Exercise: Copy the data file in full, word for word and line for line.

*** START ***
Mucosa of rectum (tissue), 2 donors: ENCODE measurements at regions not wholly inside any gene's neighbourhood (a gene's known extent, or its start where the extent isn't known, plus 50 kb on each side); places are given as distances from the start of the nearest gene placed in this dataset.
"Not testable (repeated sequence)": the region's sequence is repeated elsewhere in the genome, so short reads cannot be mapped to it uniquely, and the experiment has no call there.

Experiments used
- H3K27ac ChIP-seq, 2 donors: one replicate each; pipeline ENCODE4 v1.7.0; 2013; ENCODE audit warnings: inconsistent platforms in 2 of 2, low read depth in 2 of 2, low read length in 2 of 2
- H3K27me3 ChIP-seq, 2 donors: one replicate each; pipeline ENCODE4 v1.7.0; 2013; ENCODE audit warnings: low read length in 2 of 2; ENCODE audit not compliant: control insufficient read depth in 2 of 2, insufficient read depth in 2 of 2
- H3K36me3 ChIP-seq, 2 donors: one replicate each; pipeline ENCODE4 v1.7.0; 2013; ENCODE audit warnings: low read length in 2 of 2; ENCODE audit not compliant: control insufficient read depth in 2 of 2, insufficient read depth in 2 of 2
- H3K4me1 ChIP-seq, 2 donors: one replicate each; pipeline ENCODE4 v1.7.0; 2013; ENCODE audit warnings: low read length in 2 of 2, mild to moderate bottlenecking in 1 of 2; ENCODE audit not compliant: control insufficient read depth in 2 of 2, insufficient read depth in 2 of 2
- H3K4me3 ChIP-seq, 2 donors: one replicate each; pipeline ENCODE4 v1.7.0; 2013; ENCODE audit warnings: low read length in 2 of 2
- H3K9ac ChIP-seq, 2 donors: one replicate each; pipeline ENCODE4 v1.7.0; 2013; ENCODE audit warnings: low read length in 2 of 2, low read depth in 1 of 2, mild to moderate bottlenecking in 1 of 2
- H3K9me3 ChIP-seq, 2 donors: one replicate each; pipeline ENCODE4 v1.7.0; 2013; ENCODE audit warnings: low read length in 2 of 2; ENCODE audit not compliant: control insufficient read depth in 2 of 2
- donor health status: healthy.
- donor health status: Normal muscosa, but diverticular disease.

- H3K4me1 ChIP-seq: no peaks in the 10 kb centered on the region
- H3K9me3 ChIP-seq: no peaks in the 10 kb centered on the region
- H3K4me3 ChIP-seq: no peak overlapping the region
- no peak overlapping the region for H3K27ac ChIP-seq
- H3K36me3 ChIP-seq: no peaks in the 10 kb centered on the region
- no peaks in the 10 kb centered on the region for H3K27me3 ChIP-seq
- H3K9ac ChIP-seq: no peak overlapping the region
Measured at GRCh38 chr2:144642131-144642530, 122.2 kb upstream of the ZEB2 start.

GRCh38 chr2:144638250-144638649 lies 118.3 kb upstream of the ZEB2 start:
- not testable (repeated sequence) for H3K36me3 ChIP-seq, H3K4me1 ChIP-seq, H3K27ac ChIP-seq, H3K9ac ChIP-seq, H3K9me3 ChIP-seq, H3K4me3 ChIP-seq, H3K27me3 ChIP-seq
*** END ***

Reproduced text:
Mucosa of rectum (tissue), 2 donors: ENCODE measurements at regions not wholly inside any gene's neighbourhood (a gene's known extent, or its start where the extent isn't known, plus 50 kb on each side); places are given as distances from the start of the nearest gene placed in this dataset.
"Not testable (repeated sequence)": the region's sequence is repeated elsewhere in the genome, so short reads cannot be mapped to it uniquely, and the experiment has no call there.

Experiments used
- H3K27ac ChIP-seq, 2 donors: one replicate each; pipeline ENCODE4 v1.7.0; 2013; ENCODE audit warnings: inconsistent platforms in 2 of 2, low read depth in 2 of 2, low read length in 2 of 2
- H3K27me3 ChIP-seq, 2 donors: one replicate each; pipeline ENCODE4 v1.7.0; 2013; ENCODE audit warnings: low read length in 2 of 2; ENCODE audit not compliant: control insufficient read depth in 2 of 2, insufficient read depth in 2 of 2
- H3K36me3 ChIP-seq, 2 donors: one replicate each; pipeline ENCODE4 v1.7.0; 2013; ENCODE audit warnings: low read length in 2 of 2; ENCODE audit not compliant: control insufficient read depth in 2 of 2, insufficient read depth in 2 of 2
- H3K4me1 ChIP-seq, 2 donors: one replicate each; pipeline ENCODE4 v1.7.0; 2013; ENCODE audit warnings: low read length in 2 of 2, mild to moderate bottlenecking in 1 of 2; ENCODE audit not compliant: control insufficient read depth in 2 of 2, insufficient read depth in 2 of 2
- H3K4me3 ChIP-seq, 2 donors: one replicate each; pipeline ENCODE4 v1.7.0; 2013; ENCODE audit warnings: low read length in 2 of 2
- H3K9ac ChIP-seq, 2 donors: one replicate each; pipeline ENCODE4 v1.7.0; 2013; ENCODE audit warnings: low read length in 2 of 2, low read depth in 1 of 2, mild to moderate bottlenecking in 1 of 2
- H3K9me3 ChIP-seq, 2 donors: one replicate each; pipeline ENCODE4 v1.7.0; 2013; ENCODE audit warnings: low read length in 2 of 2; ENCODE audit not compliant: control insufficient read depth in 2 of 2
- donor health status: healthy.
- donor health status: Normal muscosa, but diverticular disease.

- H3K4me1 ChIP-seq: no peaks in the 10 kb centered on the region
- H3K9me3 ChIP-seq: no peaks in the 10 kb centered on the region
- H3K4me3 ChIP-seq: no peak overlapping the region
- no peak overlapping the region for H3K27ac ChIP-seq
- H3K36me3 ChIP-seq: no peaks in the 10 kb centered on the region
- no peaks in the 10 kb centered on the region for H3K27me3 ChIP-seq
- H3K9ac ChIP-seq: no peak overlapping the region
Measured at GRCh38 chr2:144642131-144642530, 122.2 kb upstream of the ZEB2 start.

GRCh38 chr2:144638250-144638649 lies 118.3 kb upstream of the ZEB2 start:
- not testable (repeated sequence) for H3K36me3 ChIP-seq, H3K4me1 ChIP-seq, H3K27ac ChIP-seq, H3K9ac ChIP-seq, H3K9me3 ChIP-seq, H3K4me3 ChIP-seq, H3K27me3 ChIP-seq